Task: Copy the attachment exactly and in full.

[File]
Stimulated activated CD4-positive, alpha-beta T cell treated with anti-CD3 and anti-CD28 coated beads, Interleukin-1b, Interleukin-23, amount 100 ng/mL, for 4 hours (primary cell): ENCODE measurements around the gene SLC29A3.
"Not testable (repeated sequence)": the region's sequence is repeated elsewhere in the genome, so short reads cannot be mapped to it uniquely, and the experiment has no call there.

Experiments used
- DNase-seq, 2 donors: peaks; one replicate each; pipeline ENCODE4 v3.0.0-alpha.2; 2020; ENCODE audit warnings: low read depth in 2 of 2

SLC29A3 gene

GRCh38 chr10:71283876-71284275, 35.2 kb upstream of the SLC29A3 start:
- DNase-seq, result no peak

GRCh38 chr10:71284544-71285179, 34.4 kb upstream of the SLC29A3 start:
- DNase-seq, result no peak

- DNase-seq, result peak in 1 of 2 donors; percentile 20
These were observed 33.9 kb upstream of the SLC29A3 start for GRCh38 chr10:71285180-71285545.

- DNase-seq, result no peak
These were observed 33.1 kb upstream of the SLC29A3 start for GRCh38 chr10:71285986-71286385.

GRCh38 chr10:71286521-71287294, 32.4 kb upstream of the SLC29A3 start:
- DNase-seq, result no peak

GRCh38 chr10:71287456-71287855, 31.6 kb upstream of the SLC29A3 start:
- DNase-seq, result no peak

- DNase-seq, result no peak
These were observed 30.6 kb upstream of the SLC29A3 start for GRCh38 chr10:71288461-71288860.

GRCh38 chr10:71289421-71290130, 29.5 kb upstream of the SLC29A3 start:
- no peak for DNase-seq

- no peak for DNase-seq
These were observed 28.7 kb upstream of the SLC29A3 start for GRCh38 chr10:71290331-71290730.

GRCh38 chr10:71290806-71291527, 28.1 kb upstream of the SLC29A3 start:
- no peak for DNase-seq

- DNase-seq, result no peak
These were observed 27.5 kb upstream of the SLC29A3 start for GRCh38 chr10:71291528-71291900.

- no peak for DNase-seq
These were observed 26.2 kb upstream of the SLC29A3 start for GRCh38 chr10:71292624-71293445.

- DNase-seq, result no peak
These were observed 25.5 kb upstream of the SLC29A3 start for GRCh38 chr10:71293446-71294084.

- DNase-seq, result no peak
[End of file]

Stimulated activated CD4-positive, alpha-beta T cell treated with anti-CD3 and anti-CD28 coated beads, Interleukin-1b, Interleukin-23, amount 100 ng/mL, for 4 hours (primary cell): ENCODE measurements around the gene SLC29A3.
"Not testable (repeated sequence)": the region's sequence is repeated elsewhere in the genome, so short reads cannot be mapped to it uniquely, and the experiment has no call there.

Experiments used
- DNase-seq, 2 donors: peaks; one replicate each; pipeline ENCODE4 v3.0.0-alpha.2; 2020; ENCODE audit warnings: low read depth in 2 of 2

SLC29A3 gene

GRCh38 chr10:71283876-71284275, 35.2 kb upstream of the SLC29A3 start:
- DNase-seq, result no peak

GRCh38 chr10:71284544-71285179, 34.4 kb upstream of the SLC29A3 start:
- DNase-seq, result no peak

- DNase-seq, result peak in 1 of 2 donors; percentile 20
These were observed 33.9 kb upstream of the SLC29A3 start for GRCh38 chr10:71285180-71285545.

- DNase-seq, result no peak
These were observed 33.1 kb upstream of the SLC29A3 start for GRCh38 chr10:71285986-71286385.

GRCh38 chr10:71286521-71287294, 32.4 kb upstream of the SLC29A3 start:
- DNase-seq, result no peak

GRCh38 chr10:71287456-71287855, 31.6 kb upstream of the SLC29A3 start:
- DNase-seq, result no peak

- DNase-seq, result no peak
These were observed 30.6 kb upstream of the SLC29A3 start for GRCh38 chr10:71288461-71288860.

GRCh38 chr10:71289421-71290130, 29.5 kb upstream of the SLC29A3 start:
- no peak for DNase-seq

- no peak for DNase-seq
These were observed 28.7 kb upstream of the SLC29A3 start for GRCh38 chr10:71290331-71290730.

GRCh38 chr10:71290806-71291527, 28.1 kb upstream of the SLC29A3 start:
- no peak for DNase-seq

- DNase-seq, result no peak
These were observed 27.5 kb upstream of the SLC29A3 start for GRCh38 chr10:71291528-71291900.

- no peak for DNase-seq
These were observed 26.2 kb upstream of the SLC29A3 start for GRCh38 chr10:71292624-71293445.

- DNase-seq, result no peak
These were observed 25.5 kb upstream of the SLC29A3 start for GRCh38 chr10:71293446-71294084.

- DNase-seq, result no peak